Just recently, I’ve been lucky enough to meet one of my local heroes.
This is Margaret, one of the early apple tree growers in our district. She and her husband had a very famous nursery that specialised in heritage apples, and they grew more than 500 varieties. Imagine that! Margaret has more knowledge about apple trees in her little finger than I will probably ever have. She also made a huge contribution to the preservation of heritage apple varieties in Australia. Sadly it got too much for them, many years ago now, and the collection was lost.
We’re now planning our own heritage apple orchard as part of our organic production on the farm and, luckily, she was happy to meet with me over a cuppa, share her experience and – best of all – give me permission to use some of their vast knowledge in the fruit tree database we’re slowly accumulating on our website. She also reluctantly agreed to have her photo taken and used in our social media, as she didn’t feel her story was at all worth telling!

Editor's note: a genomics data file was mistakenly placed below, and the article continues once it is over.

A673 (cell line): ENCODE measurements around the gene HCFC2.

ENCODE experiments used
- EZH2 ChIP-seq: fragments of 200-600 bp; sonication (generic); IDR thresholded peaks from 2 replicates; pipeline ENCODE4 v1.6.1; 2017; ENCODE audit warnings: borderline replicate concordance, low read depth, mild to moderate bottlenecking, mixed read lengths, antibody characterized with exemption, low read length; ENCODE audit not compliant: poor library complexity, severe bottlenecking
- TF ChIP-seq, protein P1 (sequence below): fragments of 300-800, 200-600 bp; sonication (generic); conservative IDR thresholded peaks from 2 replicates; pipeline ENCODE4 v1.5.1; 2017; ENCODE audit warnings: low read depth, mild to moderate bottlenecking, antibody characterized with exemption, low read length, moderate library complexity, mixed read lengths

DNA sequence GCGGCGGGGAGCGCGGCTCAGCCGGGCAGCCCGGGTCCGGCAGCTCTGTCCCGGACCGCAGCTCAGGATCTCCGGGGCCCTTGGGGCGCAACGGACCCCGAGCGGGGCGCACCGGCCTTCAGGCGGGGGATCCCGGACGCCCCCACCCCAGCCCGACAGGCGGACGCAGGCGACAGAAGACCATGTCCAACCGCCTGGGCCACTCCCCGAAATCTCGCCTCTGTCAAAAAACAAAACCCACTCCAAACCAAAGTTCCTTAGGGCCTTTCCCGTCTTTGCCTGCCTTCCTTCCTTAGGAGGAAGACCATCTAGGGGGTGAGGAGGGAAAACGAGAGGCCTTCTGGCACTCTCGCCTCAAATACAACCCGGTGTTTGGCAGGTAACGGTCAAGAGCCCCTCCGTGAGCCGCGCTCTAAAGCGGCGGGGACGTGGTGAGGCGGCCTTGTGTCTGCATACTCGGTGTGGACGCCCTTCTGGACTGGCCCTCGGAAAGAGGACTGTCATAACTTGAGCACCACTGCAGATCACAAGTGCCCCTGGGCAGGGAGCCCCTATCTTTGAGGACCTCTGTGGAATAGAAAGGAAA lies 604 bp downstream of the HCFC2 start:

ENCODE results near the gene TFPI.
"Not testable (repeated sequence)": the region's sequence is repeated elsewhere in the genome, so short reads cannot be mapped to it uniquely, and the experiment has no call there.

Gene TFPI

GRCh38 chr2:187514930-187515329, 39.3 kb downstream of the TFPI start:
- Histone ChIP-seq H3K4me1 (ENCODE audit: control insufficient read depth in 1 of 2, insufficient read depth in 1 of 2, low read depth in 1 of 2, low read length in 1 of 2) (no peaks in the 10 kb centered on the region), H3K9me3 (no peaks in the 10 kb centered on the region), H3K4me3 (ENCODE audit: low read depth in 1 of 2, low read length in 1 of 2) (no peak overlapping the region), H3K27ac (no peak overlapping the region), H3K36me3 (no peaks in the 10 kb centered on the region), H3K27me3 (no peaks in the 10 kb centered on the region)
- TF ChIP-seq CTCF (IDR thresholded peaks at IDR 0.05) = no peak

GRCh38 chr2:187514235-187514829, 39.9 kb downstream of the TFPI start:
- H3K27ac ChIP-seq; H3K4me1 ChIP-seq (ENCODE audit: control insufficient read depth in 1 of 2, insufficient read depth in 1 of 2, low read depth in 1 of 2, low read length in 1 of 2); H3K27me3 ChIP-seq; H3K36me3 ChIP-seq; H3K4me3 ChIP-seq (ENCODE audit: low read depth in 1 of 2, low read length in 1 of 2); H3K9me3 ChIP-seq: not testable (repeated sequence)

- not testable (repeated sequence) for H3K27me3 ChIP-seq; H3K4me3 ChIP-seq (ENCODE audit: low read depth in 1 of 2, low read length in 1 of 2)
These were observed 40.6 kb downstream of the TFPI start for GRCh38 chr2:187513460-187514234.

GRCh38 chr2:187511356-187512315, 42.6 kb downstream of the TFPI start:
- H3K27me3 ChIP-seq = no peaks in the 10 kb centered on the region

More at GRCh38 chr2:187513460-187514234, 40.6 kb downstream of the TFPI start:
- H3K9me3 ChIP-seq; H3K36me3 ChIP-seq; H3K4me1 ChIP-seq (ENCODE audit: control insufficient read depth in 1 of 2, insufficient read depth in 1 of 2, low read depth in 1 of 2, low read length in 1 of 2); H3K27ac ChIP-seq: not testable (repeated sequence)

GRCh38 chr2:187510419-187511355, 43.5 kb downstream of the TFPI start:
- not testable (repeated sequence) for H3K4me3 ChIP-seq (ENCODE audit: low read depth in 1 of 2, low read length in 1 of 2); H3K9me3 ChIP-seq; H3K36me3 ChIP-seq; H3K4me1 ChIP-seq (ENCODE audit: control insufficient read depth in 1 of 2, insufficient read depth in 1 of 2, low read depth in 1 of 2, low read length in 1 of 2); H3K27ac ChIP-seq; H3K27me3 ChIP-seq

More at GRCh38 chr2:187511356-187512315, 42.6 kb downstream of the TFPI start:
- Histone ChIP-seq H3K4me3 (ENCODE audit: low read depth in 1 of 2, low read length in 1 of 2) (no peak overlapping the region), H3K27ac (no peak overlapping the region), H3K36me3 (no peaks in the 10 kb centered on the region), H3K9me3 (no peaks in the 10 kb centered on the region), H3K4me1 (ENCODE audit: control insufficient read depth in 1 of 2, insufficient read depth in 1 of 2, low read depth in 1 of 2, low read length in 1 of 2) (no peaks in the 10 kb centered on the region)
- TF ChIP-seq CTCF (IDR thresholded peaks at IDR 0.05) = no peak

One of the things I’ve realised doing the Farmers Markets Building Communities project is that my district, this state, and probably the whole of Australia (if not the world) is full of people just like Margaret. They’re the small producers, quietly going about producing food and food plants, preserving old ways while incorporating new methods and new technologies, sometimes running very modest businesses but bringing a tremendous amount of passion, knowledge and skill to their work and to their customers at the farmers markets, every single day.
Family farmers are this country’s unsung heroes, and I want to tell their stories. That’s why I’m doing this project.